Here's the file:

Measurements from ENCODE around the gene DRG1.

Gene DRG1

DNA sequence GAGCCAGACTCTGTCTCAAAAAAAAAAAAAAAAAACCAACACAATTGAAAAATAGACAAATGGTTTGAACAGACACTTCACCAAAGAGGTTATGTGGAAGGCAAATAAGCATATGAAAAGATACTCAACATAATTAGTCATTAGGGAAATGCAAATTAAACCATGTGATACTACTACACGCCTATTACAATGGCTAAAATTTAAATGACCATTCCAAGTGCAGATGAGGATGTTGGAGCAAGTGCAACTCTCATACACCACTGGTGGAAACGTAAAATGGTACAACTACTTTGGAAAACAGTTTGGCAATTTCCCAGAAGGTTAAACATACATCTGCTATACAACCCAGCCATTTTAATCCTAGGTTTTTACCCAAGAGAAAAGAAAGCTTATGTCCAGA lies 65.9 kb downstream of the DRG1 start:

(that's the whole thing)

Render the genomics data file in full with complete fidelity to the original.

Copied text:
Measurements from ENCODE around the gene DRG1.

Gene DRG1

DNA sequence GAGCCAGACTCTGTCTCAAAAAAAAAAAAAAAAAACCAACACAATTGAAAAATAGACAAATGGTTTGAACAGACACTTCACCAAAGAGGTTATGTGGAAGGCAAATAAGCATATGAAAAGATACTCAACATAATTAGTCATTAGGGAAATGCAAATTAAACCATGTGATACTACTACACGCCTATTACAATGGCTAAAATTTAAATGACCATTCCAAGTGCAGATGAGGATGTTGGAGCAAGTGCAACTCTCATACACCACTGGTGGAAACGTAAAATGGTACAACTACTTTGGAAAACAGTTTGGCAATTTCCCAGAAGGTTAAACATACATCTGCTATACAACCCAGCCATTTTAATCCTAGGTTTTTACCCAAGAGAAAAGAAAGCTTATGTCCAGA lies 65.9 kb downstream of the DRG1 start: